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Re: TOR on Academic networks (problem)

Roger has addressed the general flavor of this before. The direction
that we've taken here at berkeley is to push for the network to be
changed (which really needs to happen in the long term).
Specifically, we're arguing to various administrative and technical
committees that the whole damn network shouldn't be trusted by
services that we subscribe to... and instead, the proxy service that
berkeleyites use to connect to library services off campus should be
used on campus too (so that a much smaller segment of our network is

I would be interested in hearing others' responses to your two
technical options below... which we didn't even consider. -Joe

On 5/16/06, Michael Holstein <michael.holstein@xxxxxxxxxxx> wrote:
I'm sure this has happened to others, but here goes on my problem.

Many academic networks have a variety of online journals they subscribe
to (like thousands of them) .. most allow campus-wide use restricted
only by IP address, usually the whole /16 or greater.

This of course presents a problem when you have a TOR router in that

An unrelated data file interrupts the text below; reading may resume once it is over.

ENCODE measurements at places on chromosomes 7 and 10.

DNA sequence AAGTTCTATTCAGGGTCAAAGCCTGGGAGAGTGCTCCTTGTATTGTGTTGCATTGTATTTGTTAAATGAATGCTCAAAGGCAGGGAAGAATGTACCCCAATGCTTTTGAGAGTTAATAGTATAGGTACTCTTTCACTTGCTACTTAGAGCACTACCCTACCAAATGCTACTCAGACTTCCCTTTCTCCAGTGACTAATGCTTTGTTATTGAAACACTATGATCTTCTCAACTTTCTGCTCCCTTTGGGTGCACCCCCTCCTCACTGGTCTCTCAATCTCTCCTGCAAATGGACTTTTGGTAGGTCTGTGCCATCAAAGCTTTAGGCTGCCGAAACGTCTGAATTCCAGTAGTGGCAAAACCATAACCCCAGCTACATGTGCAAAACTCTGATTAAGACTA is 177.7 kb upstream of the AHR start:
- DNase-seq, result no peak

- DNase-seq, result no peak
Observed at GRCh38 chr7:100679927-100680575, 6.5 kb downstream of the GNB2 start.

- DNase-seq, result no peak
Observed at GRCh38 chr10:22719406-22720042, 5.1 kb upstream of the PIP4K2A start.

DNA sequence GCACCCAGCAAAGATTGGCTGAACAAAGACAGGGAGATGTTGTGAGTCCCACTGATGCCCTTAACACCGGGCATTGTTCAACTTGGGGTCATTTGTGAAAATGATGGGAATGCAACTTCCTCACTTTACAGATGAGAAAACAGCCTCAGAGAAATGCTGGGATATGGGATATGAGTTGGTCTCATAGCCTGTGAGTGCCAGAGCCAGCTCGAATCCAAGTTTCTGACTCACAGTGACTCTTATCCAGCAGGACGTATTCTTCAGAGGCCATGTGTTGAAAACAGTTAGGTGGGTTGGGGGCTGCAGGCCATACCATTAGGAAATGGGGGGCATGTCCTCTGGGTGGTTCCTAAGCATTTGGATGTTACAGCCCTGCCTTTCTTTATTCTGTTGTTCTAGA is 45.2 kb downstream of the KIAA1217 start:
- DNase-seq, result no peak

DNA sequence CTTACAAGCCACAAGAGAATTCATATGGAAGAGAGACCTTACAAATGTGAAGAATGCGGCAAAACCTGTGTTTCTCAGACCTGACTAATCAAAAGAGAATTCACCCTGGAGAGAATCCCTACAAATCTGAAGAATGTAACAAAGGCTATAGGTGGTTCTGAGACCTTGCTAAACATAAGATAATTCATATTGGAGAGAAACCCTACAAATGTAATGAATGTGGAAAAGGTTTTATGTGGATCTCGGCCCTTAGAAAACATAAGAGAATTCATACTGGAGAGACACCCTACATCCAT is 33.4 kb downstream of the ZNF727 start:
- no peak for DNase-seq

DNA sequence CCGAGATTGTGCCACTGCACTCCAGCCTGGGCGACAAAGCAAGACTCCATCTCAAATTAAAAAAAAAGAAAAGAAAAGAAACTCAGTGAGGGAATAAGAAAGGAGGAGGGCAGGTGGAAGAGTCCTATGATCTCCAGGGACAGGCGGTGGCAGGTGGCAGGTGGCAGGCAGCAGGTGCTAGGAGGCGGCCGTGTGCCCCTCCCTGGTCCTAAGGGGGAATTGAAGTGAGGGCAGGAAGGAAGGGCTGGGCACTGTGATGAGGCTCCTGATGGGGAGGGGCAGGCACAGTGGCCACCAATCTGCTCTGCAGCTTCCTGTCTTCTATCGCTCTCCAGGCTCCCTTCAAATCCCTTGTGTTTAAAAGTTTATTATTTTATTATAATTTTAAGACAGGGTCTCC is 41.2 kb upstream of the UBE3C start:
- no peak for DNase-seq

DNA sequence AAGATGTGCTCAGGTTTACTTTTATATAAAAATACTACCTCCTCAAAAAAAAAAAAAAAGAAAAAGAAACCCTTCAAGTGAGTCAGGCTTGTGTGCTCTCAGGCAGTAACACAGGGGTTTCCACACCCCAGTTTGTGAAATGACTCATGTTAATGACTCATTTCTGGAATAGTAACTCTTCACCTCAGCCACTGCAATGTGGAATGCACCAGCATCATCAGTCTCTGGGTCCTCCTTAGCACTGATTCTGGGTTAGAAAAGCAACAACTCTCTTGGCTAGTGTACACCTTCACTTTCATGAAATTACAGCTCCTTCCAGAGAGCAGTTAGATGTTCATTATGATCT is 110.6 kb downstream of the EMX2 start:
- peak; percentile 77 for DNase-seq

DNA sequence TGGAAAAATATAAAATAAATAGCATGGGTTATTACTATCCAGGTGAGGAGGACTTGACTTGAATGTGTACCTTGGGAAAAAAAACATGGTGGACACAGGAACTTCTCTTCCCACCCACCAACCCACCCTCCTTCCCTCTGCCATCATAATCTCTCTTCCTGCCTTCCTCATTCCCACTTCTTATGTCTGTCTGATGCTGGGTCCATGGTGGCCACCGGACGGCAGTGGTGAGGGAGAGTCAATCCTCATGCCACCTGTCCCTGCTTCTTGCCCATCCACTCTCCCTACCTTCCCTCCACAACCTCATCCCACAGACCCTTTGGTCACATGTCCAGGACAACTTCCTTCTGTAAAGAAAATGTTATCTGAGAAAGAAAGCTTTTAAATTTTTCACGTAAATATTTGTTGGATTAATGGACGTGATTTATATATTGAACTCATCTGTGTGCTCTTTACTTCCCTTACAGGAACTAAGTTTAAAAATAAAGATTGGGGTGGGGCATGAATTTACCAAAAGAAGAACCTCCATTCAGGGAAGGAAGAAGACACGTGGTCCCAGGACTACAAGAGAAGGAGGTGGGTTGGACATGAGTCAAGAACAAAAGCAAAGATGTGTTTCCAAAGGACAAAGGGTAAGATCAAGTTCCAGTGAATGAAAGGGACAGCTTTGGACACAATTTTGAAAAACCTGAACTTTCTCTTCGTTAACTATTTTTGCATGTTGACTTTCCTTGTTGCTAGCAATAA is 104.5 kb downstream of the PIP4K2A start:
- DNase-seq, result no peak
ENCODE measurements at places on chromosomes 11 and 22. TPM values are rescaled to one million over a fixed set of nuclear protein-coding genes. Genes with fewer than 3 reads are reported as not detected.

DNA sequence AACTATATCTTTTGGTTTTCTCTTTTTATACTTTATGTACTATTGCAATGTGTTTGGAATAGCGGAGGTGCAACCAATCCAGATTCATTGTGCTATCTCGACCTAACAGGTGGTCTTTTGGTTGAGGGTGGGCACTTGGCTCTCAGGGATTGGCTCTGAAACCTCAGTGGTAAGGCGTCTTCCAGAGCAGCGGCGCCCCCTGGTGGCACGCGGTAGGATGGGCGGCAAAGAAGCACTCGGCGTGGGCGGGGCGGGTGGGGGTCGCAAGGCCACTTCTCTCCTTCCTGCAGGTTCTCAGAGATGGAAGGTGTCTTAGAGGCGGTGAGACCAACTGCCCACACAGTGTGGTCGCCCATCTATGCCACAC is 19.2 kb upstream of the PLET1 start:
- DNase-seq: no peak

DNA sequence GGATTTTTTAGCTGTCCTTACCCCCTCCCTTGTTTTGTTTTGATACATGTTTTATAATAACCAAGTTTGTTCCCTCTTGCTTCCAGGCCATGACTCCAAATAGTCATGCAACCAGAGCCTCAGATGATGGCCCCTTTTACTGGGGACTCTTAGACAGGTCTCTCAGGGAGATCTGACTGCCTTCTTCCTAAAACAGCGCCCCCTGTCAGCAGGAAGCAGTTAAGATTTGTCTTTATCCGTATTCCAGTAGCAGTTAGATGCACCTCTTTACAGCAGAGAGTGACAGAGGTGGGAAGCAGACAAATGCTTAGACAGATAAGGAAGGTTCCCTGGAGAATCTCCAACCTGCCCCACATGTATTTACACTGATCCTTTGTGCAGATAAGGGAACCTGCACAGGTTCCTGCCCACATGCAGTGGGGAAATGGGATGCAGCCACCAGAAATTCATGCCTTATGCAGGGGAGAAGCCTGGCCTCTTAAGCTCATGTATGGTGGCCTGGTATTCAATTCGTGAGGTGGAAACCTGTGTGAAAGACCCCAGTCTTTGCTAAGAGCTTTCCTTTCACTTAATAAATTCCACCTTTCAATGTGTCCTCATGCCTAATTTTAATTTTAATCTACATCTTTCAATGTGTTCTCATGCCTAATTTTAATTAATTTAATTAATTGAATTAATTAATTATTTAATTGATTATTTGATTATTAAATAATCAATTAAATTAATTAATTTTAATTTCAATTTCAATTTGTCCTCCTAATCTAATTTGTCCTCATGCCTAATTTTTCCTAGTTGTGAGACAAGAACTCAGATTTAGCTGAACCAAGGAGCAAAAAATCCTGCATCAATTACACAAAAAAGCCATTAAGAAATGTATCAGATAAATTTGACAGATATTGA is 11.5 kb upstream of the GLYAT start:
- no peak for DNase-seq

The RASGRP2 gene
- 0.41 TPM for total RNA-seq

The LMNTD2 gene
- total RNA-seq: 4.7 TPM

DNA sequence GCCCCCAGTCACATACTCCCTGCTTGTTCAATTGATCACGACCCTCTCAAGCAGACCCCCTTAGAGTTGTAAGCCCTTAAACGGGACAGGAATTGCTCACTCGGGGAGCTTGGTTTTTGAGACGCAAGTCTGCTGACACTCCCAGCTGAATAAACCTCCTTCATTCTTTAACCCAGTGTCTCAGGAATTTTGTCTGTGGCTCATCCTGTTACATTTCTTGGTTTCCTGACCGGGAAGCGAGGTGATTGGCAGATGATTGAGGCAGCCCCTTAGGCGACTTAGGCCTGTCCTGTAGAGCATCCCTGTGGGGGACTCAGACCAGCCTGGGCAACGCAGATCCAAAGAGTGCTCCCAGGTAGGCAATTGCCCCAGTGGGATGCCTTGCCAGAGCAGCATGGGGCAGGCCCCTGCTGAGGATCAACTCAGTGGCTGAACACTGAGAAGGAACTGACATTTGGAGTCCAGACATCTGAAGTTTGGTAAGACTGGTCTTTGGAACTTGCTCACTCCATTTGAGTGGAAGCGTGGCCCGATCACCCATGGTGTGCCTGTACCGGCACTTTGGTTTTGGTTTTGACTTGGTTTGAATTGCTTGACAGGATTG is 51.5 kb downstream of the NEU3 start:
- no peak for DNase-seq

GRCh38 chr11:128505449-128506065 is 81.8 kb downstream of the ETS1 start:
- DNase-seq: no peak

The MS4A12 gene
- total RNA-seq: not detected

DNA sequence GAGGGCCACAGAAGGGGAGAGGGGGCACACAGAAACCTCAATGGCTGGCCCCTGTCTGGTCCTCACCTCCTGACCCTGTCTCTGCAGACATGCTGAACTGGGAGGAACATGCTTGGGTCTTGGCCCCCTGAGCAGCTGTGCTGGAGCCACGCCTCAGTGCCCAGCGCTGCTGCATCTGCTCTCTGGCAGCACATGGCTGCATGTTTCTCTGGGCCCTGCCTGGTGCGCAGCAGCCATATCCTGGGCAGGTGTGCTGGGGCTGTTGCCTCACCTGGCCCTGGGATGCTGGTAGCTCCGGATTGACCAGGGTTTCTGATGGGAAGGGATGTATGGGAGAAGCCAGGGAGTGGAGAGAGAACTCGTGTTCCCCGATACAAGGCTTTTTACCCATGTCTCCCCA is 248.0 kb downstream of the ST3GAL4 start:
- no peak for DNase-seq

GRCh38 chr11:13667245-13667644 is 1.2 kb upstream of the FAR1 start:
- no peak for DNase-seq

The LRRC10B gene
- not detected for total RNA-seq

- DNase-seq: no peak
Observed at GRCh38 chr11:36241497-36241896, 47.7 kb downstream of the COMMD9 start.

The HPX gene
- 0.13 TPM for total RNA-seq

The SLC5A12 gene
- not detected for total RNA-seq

/16. Sometimes the admin at the journals will understand that TOR is
just one of those 65k+ IP addresses and block that, and sometimes they
get into a snit and say they'll block the whole /16.

Since we can't put thousands of lines in the exit policy without causing
a cascading problem, what about null-routing them .. either by putting
entries in /etc/hosts that will be denied by the exit policy (thus
causing the client to pick another exit -- but not preventing access
directly by IP address), or the more secure, but more problematic,
blocking by changing the kernel routing tables to send those networks
into a blackhole on the TOR router.

The first approach causes a minimal problem performance-wise since the
client will choose a new path. The second will cause timeouts and
significantly impact performance.

Problem is, if these sort of issues persist, most of our institutional
support will evaporate -- so I'm going to have to do something.

I really don't want to hear about censorship, et.al. because I already
know that's what it is, and don't have a problem admitting it. What I
want is viable solutions to the problem.

Any suggestions?


Michael Holstein CISSP GCIA
Cleveland State University

Joseph Lorenzo Hall
PhD Student, UC Berkeley, School of Information